During her freshman year in college, I got a call from my distraught daughter. She’d just heard from her bank and discovered she had an enormous overdraft fee. “Do you keep a balance in your checkbook?” I asked.
“What’s that?” she shot back.
“Oh, dear,” I said, “something else I forgot to teach you.”
It’s a common mistake to assume that everyone else knows the same things we do. It’s not just our children that are missing useful information, however. Chances are you know all sorts of things that would be helpful to others, but it doesn’t occur to you to share what seems ordinary. I’ve always thought that the real genius of Martha Stewart is her assumption that everyday living things are not common knowledge.
Sometimes we also need to be reminded of things we already know, but are neglecting. I thought of that recently when I was bemoaning the disappearance of independent adult ed programs around the country. For years, these folks were my favorite business partners and I held my seminars almost exclusively with them. It was a perfect match: they were small businessowners sharing ideas and information in their communities at a reasonable price.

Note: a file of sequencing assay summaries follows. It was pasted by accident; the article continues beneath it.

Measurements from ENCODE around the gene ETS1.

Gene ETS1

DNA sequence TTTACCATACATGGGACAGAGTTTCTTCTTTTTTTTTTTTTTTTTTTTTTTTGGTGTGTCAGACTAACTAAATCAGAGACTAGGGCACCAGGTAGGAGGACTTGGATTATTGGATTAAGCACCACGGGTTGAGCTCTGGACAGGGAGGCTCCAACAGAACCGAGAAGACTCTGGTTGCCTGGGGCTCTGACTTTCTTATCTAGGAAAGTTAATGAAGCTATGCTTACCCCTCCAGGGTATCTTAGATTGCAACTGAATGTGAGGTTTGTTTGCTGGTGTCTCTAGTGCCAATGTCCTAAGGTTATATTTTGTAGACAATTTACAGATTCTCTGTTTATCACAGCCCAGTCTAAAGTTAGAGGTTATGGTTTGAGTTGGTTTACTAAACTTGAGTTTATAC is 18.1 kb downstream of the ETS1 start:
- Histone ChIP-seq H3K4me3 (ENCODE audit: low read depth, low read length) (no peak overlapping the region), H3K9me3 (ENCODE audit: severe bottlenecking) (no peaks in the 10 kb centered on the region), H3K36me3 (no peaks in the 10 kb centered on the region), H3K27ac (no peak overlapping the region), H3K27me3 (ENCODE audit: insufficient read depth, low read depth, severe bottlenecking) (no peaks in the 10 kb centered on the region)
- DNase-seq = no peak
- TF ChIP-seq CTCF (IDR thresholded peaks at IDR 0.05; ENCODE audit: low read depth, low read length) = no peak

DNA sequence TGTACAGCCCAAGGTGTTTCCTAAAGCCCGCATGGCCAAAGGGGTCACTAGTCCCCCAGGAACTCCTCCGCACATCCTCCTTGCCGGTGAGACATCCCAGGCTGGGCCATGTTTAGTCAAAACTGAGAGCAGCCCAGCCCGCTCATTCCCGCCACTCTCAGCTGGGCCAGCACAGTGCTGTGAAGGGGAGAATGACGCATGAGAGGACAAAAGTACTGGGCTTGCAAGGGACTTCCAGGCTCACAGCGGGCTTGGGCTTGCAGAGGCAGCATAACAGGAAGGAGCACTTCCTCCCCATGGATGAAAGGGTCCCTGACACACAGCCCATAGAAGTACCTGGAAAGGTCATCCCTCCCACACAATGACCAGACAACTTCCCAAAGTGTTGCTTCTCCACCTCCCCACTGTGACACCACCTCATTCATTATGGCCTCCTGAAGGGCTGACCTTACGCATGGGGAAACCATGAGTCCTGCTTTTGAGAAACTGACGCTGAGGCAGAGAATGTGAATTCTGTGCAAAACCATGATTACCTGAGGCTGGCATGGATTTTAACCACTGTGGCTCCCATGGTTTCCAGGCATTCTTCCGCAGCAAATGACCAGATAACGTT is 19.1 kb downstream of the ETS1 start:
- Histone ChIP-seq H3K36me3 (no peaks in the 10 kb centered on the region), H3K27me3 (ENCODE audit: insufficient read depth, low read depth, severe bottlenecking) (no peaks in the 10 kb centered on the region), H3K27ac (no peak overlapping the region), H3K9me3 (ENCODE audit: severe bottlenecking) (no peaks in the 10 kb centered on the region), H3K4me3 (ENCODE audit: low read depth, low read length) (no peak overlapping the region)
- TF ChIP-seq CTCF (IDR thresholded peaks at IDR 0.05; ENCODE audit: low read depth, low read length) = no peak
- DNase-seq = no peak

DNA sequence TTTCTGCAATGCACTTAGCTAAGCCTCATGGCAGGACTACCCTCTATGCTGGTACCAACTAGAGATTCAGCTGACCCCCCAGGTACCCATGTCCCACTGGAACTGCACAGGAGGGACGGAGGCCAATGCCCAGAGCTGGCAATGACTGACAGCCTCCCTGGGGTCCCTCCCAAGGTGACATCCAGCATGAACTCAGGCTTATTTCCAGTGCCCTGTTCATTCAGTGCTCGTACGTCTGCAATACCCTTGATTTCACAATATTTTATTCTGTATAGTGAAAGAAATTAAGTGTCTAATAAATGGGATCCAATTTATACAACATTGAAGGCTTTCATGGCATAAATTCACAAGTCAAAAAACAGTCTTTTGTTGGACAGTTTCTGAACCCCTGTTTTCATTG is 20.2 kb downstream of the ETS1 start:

As the Internet became a convenient go-to source, enrollments in these programs began to go down. Printing costs for their catalogs continued to go up. Eventually, many owners decided the time had passed to run their operations and they closed up shop.
I’m not sure it had to happen, but I think we who were involved all failed to remind people of something most of them already knew. That huge advantage that adult ed had over the Internet is this: something happens in a roomful of other people exploring the same subject that goes beyond simply getting information. That’s a dynamic that can’t exist any other way.
We must not assume that no matter how good our product or service is that it will market itself. We must not assume that everyone already knows how great our offerings are. And as entrepreneurs, we must not assume that what we learned about careers will translate into our joyfully jobless journey.
In his blog post, The Hierarchy of Success, Seth Godin points out that we almost never talk about the most essential things. He writes, “As far as I’m concerned, the most important of all, the top of the hierarchy is attitude. Why are you doing this at all? What’s your bias in dealing with people and problems?”
Obvious, isn’t it?